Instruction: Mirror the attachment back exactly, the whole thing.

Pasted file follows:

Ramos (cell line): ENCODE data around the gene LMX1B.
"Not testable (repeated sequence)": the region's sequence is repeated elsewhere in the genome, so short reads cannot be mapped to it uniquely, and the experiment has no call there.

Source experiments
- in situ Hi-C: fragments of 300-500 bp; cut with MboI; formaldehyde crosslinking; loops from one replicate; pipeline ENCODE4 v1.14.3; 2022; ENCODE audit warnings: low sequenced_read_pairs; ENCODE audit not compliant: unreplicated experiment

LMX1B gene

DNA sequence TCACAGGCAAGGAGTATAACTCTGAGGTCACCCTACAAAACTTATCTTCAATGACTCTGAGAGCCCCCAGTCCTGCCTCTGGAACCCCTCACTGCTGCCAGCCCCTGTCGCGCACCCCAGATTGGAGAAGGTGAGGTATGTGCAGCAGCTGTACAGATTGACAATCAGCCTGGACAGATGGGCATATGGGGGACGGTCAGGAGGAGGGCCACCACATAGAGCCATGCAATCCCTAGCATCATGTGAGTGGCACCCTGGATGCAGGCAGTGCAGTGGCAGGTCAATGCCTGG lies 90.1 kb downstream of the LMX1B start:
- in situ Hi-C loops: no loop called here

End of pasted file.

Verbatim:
Ramos (cell line): ENCODE data around the gene LMX1B.
"Not testable (repeated sequence)": the region's sequence is repeated elsewhere in the genome, so short reads cannot be mapped to it uniquely, and the experiment has no call there.

Source experiments
- in situ Hi-C: fragments of 300-500 bp; cut with MboI; formaldehyde crosslinking; loops from one replicate; pipeline ENCODE4 v1.14.3; 2022; ENCODE audit warnings: low sequenced_read_pairs; ENCODE audit not compliant: unreplicated experiment

LMX1B gene

DNA sequence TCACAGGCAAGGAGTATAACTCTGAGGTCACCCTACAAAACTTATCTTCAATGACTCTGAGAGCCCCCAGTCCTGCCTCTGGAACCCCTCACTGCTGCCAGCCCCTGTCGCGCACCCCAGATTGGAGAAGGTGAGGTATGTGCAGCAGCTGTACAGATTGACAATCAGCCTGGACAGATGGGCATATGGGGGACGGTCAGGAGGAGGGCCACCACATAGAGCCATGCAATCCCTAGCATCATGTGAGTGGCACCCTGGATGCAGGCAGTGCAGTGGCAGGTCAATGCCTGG lies 90.1 kb downstream of the LMX1B start:
- in situ Hi-C loops: no loop called here